DEAR BEN: I've been using similar examples for the 15 years I have been writing this column. But I appreciate your emphasizing the importance of the income tax savings for home loan borrowers. Often they look just at the interest rate they are paying, rather than their net after-tax interest rate.
DEAR BOB: We have almost $100,000 equity in our home, which is worth about $160,000. Several weeks ago you suggested to another reader that to avoid paying tax on a home sale, the owners can move out, rent the house to tenants and then trade the house for an apartment building. That's what I would like to do, but without the intermediate step of moving out and renting the house to tenants. I fear that might make the house difficult to sell.
Can I avoid tax by trading my house for an apartment building where I would live in a deluxe owner's apartment worth at least as much as the sales price of my house? -- Muriel P.
DEAR MURIEL: Yes. You will be using the "rollover residence replacement rule" of Internal Revenue Code 1034. It says to defer tax on the sale of your principal residence you must buy and occupy a replacement principal residence of equal or greater cost 24 months before or after the sale.
In your situation, if $160,000 is your home's net (adjusted) sales price after paying selling costs, such as the Realtor's sales commission, to defer the tax on your profit you can buy an apartment building with an owner's apartment worth at least $160,000 that you occupy within 24 months before or after the sale. For details, consult your tax adviser.
DEAR BOB: After 26 years of marriage my husband and I are getting a divorce. I always suspected he was fooling around with his secretary, but after our youngest child got married recently he admitted it. Our biggest asset is our home in which we have about $200,000 profit.
However, the problem is my husband is 58 and I am 54. If we are to shelter our entire profit, we need to wait another year and I can't stand to be married to this adulterer any longer. Right now we can use that $125,000 "over 55 rule" exemption, but I am wondering if there is any way to get all our $200,000 profit tax-free? -- Ethel H.
DEAR ETHEL: Yes. Wait to sell the house until both of you are 55 or older. Then you can each claim up to $125,000 of home sale as tax-free profits. You could lease-option the house to buyers now, but with the option to be exercised after you become 55.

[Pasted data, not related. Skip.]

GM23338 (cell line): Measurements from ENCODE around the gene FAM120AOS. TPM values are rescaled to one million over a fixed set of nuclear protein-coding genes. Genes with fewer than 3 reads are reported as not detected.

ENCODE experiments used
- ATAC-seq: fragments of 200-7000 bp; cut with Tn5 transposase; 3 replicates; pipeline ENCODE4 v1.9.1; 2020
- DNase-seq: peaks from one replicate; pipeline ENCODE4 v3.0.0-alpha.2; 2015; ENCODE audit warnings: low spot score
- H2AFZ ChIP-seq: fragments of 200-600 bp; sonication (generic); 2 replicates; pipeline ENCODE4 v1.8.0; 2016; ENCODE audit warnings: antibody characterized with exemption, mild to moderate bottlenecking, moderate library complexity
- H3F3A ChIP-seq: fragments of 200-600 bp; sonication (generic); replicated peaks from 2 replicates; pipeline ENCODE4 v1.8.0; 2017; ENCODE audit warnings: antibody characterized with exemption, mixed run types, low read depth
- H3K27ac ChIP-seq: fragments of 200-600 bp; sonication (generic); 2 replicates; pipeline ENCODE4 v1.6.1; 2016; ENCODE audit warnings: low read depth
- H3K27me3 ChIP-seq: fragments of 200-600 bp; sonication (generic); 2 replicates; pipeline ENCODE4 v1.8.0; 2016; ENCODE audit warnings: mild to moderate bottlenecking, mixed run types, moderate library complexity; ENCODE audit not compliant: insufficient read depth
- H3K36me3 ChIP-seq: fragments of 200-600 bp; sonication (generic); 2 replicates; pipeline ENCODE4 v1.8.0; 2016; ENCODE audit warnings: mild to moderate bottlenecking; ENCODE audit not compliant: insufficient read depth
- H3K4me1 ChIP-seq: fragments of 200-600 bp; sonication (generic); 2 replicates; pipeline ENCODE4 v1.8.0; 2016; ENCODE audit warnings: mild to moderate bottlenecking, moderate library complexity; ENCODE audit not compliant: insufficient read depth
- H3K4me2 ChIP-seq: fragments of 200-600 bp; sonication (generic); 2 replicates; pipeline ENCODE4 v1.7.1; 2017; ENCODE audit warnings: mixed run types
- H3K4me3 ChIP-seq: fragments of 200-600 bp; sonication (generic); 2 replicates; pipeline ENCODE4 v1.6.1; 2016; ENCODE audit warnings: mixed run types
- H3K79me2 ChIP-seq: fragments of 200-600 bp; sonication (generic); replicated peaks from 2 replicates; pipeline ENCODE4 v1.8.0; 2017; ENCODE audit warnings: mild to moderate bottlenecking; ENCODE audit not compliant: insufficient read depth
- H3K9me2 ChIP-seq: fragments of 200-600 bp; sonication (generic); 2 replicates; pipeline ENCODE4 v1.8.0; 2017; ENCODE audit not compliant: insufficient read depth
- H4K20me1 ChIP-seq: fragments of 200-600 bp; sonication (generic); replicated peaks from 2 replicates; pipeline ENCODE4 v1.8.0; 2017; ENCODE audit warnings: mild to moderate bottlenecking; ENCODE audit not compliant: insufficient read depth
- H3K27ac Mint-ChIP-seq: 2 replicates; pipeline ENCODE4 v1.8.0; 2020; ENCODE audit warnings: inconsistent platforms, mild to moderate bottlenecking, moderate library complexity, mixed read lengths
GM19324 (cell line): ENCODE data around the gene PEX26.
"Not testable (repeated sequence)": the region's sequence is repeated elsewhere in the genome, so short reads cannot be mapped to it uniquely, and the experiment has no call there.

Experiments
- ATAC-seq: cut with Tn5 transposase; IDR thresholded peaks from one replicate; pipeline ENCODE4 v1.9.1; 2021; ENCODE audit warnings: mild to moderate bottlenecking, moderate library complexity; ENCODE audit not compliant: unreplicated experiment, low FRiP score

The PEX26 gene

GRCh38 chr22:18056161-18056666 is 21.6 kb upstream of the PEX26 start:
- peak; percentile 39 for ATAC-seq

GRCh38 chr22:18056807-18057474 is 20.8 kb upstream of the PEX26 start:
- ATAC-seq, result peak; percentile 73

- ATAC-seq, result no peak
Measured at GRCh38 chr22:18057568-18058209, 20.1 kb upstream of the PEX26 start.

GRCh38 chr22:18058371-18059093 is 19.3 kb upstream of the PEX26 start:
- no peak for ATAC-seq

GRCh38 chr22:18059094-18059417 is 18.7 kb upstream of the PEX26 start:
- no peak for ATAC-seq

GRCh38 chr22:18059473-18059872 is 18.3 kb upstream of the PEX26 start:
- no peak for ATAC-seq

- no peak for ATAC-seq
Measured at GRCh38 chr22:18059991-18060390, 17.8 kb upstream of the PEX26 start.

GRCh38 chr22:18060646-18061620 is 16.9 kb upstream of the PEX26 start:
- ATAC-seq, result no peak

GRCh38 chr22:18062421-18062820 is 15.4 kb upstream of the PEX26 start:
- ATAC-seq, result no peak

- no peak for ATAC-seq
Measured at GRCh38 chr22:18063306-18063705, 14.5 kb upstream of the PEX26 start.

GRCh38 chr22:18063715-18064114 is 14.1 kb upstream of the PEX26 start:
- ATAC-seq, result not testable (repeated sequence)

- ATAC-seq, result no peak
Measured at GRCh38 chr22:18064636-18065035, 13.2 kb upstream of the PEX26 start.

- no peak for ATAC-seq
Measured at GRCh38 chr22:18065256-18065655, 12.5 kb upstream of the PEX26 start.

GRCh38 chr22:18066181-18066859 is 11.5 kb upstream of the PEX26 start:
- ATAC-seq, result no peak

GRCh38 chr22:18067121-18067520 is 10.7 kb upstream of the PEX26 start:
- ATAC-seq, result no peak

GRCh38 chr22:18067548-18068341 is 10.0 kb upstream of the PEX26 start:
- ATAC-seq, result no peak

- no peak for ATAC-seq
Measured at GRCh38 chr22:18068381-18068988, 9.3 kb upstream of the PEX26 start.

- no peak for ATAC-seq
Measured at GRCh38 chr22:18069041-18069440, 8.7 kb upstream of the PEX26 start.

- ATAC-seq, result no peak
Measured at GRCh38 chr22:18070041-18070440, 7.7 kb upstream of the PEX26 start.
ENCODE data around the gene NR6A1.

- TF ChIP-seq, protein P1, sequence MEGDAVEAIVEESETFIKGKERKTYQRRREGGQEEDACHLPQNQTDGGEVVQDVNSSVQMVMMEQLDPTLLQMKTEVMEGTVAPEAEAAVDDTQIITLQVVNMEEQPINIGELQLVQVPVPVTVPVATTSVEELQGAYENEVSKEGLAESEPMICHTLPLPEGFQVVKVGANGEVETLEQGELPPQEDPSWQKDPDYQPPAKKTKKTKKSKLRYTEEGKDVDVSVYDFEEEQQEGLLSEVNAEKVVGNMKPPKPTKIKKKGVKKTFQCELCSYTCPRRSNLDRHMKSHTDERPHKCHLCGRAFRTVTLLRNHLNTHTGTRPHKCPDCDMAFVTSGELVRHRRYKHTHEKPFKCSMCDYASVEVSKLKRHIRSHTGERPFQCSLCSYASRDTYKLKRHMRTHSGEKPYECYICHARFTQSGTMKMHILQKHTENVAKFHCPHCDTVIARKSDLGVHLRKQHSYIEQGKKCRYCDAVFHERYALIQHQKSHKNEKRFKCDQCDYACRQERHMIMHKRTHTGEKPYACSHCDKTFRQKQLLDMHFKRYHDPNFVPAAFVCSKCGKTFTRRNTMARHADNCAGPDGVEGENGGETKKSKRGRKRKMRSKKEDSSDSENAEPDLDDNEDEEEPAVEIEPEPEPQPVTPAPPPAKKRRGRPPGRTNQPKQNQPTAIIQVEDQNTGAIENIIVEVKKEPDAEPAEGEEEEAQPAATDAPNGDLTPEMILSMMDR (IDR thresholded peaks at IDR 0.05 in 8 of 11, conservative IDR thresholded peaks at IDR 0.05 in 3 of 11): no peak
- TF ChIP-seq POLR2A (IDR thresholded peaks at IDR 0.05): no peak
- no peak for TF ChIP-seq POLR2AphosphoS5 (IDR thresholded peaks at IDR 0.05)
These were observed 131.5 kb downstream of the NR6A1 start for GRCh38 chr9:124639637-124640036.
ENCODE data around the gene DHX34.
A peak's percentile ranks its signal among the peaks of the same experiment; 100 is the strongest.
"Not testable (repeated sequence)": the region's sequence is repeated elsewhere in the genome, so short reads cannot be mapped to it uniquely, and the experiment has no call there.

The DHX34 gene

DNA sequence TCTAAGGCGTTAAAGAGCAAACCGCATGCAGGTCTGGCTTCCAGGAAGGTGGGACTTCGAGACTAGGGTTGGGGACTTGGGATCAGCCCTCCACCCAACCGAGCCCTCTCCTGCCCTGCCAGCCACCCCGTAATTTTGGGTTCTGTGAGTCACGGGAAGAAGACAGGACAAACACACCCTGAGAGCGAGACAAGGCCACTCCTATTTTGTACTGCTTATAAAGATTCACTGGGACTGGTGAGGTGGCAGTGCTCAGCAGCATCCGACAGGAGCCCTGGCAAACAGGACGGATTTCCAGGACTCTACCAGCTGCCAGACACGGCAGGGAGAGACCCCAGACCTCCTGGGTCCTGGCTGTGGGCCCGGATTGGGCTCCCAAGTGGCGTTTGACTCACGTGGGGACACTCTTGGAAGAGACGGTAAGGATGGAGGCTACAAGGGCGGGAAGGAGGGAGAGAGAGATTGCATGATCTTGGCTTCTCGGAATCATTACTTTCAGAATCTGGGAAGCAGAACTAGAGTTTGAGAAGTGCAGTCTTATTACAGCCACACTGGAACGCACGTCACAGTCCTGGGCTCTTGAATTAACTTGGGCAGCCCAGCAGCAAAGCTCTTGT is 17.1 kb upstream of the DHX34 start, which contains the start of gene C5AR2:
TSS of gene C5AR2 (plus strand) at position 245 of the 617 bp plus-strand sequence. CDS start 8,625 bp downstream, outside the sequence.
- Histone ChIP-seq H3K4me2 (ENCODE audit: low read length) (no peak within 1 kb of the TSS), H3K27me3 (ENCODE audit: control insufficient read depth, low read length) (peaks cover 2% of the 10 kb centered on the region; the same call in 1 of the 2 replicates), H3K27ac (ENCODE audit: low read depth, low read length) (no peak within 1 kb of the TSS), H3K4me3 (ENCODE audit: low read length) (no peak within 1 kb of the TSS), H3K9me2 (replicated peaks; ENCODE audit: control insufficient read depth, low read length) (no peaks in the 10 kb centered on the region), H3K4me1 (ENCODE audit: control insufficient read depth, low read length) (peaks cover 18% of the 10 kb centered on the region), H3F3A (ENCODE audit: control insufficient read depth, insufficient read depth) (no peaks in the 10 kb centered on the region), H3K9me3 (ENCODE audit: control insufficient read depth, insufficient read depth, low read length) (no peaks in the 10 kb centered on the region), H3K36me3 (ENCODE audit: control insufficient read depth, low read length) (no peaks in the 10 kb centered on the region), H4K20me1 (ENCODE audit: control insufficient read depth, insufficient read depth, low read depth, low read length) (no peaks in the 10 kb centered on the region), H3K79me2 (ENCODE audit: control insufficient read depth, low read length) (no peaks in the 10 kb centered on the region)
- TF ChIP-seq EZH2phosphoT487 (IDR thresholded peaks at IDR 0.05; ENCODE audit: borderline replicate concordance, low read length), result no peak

I am presuming both of you meet the "over 55 rule" requirements of being 55 or older on the day of the home sale, owning and living in the home at least three of the five years before the sale and never having used this tax break before. Consult your tax adviser for details.
DEAR BOB: At a cocktail party I was talking with a woman who invests in real estate. She owns several rental houses and was telling me she recently "mortgaged out" on all of them. What does that mean? -- Fred R.
DEAR FRED: Mortgaging out means the property owner has refinanced with a new mortgage for more than she originally paid. For example, suppose your friend bought a house for $100,000 with $20,000 cash and an $80,000 mortgage. After a few years, due to improvements and market value appreciation, suppose the house is worth $120,000 and the owner refinances for $100,000. She has mortgaged out.
DEAR BOB: For as long as I can remember, my father has said he wanted to build a home on land he inherited out in the country. It is about 20 miles from the nearest town and is not especially attractive. There is electricity and telephone, but not much else. My father, 78, is not well-to-do and building a house will take most of his cash reserves. He realizes he won't be able to get a mortgage because of the rural location and his limited retirement income. I am concerned about the unexpected construction problems that might arise, as well as my father living alone at his age in a rural area. What can I do to stop him? -- Betty Ann P.
DEAR BETTY ANN: I agree it is foolish for your father to build that home at his age. Not only is he tying up cash that might be needed for an emergency or a better investment, but he is taking unnecessary risks.
Building a home is always dangerous because of the uncertainties, both physical and financial, but your father's age adds to the risks. However, presuming your father is of sound mind, there isn't much you can do to stop him.
But I wouldn't give up and in a friendly way try to go over all the pros and cons to convince him not to build.
Readers with questions should write Bruss directly at P.O. Box 6710, San Francisco, Calif., 94101.